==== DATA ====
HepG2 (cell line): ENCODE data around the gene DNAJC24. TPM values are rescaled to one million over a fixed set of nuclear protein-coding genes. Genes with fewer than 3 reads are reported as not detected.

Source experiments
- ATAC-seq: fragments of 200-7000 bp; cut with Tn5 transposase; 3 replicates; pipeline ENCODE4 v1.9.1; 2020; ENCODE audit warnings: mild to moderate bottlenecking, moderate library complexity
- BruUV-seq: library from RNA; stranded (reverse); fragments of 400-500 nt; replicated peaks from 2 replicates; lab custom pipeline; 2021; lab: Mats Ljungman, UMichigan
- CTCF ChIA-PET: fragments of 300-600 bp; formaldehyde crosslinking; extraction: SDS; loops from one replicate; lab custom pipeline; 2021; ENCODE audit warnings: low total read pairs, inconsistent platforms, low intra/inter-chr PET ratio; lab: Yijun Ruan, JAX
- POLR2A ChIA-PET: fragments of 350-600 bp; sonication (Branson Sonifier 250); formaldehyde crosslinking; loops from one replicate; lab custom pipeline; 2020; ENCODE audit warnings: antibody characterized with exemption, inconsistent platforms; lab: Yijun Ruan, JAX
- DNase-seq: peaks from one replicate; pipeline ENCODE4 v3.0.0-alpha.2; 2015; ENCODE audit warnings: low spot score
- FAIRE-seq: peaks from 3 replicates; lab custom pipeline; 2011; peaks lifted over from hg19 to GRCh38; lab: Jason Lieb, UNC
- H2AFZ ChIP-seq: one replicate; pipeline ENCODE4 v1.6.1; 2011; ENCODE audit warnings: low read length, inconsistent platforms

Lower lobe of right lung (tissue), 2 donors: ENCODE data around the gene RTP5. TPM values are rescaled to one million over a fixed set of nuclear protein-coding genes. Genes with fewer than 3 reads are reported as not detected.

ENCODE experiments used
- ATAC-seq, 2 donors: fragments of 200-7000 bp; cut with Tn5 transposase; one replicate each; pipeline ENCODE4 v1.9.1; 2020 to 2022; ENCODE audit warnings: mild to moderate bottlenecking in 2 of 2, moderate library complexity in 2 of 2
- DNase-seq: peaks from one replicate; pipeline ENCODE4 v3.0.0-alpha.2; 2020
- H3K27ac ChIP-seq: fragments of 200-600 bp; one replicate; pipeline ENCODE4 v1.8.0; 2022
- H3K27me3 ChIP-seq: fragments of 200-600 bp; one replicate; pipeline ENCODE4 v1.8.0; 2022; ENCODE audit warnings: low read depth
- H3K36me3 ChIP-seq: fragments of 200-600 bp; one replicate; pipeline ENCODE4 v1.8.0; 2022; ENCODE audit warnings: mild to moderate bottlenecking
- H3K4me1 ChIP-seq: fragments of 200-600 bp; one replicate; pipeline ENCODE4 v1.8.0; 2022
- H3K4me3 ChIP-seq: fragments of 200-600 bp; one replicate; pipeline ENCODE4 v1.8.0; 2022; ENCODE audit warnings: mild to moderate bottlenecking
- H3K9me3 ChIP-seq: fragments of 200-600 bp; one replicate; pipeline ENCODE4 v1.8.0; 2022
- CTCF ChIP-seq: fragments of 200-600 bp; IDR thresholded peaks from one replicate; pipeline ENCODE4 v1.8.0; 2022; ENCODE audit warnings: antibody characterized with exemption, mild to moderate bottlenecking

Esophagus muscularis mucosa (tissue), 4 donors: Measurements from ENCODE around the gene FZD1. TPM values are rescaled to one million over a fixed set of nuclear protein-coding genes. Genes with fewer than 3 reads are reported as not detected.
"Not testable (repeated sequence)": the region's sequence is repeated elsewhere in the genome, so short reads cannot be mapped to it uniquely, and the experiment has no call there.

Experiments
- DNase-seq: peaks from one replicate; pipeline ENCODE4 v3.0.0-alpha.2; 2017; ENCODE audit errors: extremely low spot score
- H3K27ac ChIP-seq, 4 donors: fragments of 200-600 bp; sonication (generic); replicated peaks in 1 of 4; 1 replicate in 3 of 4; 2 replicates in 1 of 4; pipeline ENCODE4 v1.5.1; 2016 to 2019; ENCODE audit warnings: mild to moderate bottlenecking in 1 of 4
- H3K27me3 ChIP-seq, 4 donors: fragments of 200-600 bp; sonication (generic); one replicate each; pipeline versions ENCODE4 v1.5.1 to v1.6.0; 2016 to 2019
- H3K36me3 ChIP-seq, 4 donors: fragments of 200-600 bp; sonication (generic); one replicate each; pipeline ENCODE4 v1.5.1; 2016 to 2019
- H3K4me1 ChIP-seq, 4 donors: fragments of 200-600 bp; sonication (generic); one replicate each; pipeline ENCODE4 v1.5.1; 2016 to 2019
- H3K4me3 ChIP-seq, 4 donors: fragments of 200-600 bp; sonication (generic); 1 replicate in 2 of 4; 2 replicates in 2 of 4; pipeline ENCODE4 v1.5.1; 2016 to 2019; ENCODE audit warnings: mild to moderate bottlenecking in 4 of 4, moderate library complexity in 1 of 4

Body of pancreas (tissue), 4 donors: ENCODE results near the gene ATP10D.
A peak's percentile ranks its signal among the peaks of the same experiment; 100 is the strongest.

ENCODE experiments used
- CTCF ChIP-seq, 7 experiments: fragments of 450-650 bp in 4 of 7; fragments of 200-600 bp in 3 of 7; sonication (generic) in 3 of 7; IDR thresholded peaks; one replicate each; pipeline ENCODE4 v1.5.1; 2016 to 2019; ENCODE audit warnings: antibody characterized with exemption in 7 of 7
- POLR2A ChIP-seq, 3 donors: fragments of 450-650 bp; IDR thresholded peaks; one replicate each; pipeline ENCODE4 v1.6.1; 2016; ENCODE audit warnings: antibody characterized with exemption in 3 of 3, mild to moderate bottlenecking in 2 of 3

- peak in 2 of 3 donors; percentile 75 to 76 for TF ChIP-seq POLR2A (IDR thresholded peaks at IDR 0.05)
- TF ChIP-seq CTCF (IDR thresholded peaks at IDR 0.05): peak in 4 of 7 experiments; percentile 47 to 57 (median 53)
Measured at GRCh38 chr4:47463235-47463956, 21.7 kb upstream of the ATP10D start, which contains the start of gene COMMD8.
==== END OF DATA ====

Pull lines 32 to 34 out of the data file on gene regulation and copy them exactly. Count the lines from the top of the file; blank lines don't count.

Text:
ENCODE experiments used
- CTCF ChIP-seq, 7 experiments: fragments of 450-650 bp in 4 of 7; fragments of 200-600 bp in 3 of 7; sonication (generic) in 3 of 7; IDR thresholded peaks; one replicate each; pipeline ENCODE4 v1.5.1; 2016 to 2019; ENCODE audit warnings: antibody characterized with exemption in 7 of 7
- POLR2A ChIP-seq, 3 donors: fragments of 450-650 bp; IDR thresholded peaks; one replicate each; pipeline ENCODE4 v1.6.1; 2016; ENCODE audit warnings: antibody characterized with exemption in 3 of 3, mild to moderate bottlenecking in 2 of 3